Many first-year property classes start with the centuries-old Johnson v. M’Intosh (1823). There, Chief Justice John Marshall declared that the Indians were but occupants on their ancient lands, subject to the Europeans’ ownership, which was founded upon their “discovery” of America. Apart from general musings on the fairness and cogency of this ruling, property professors mostly leave the discussion of Indian land law and how it developed over time for another day and another course.
Professor Shoemaker’s article, Complexity’s Shadow: American Indian Property, Sovereignty, and the Future, reveals how Indian land law, despite its complexity, is a brilliant construct for teaching traditional property concepts such as the system of land tenures as well as property’s limits and justifications. It is also well-suited to understanding other doctrinal topics such as the regulatory state, decedents’ estates, and torts.
Why is Indian land law not embraced in the first-year property course? It could be that it is too obscure and too costly to understand and to rationalize. Unlike property law as it applies to non-Indians, landowners in Indian land law do not benefit from the historical presumptions in favor of well-marked interests and rights. Professor Shoemaker reveals that Indian land law imposes not only costs associated with understanding the rules that limit transfers and use of Indian property, but also demoralization costs when those limits do not accord with tribal interests, either societal or economic. She states “[c]omplexity has an obscuring, shadowing effect. Indian land tenure is so complex that it has been difficult to see all the intricacies happening inside.” (P. 544.)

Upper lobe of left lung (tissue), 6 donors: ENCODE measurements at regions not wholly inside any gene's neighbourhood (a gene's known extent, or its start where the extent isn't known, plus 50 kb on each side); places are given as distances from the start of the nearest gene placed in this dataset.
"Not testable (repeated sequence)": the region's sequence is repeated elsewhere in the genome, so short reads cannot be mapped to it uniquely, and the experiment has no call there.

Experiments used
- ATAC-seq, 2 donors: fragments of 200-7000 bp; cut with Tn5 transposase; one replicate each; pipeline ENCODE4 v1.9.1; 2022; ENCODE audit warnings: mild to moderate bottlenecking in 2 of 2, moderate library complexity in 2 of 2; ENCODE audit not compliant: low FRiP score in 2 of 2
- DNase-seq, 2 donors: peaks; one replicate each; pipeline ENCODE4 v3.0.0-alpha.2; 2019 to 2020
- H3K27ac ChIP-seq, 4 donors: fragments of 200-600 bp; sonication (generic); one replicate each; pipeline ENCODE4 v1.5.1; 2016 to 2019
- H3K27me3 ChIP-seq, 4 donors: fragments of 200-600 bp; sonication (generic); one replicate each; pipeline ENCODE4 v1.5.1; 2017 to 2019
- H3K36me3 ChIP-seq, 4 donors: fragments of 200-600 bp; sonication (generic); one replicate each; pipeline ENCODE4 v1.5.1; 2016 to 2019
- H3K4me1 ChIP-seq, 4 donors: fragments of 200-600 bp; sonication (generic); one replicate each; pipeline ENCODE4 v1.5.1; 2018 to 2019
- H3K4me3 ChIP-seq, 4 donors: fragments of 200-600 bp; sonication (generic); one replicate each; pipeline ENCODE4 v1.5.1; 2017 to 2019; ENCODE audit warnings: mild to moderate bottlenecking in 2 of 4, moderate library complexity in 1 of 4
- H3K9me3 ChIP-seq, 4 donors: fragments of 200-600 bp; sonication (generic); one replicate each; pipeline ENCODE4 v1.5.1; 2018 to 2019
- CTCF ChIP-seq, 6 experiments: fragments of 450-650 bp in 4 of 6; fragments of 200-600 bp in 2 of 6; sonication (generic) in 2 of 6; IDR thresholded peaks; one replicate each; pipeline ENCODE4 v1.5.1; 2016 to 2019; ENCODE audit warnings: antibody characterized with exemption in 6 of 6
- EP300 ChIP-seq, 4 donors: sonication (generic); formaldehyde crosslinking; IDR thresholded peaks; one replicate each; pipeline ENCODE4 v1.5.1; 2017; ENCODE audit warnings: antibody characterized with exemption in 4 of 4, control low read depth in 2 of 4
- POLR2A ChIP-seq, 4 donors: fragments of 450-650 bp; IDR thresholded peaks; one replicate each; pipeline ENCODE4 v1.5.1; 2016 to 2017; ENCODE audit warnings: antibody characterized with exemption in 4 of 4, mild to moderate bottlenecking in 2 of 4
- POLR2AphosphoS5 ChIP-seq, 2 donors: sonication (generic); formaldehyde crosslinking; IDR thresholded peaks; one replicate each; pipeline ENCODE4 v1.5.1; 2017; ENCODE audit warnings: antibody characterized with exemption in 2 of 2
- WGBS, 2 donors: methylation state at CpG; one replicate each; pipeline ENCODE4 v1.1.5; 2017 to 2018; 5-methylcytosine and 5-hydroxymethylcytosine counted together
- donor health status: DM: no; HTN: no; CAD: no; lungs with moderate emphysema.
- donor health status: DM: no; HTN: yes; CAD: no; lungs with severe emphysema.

Professor Shoemaker analyzes the complexity of Indian land law under a four-component framework — institutional differentiation, technicality, density, and indeterminacy. First, the system is institutionally differentiated because multiple legal regimes and jurisdictions make up the decision structures. The Indian land system has at least three legal regimes that apply, federal, state, and tribal. Additionally, there are several systems of land tenure: trust property (individual and tribal); fee ownership (by Indians and non-Indians); and “emulsified” (having attributes of both). All have varying degrees of rights and limits on autonomy. And, sometimes all reside within the same reservation and between co-owners.
Second, in Indian land law, technicality in the rules adds to complexity. An ever-growing bureaucracy must approve all transfers, even as to the right of a co-owner to sole possession and as to tribes conveying “fee-like” interest to members.
Third, density of rules also adds complexity. Concepts are defined by and are peculiar to Indian lands, leading to high information costs with the concomitant effects on access to capital.
Finally, the above factors combine in Indian land law to make otherwise basic areas of property law very uncertain. As the degree of uncertainty in the laws increases, so does the difficulty of predicting outcomes.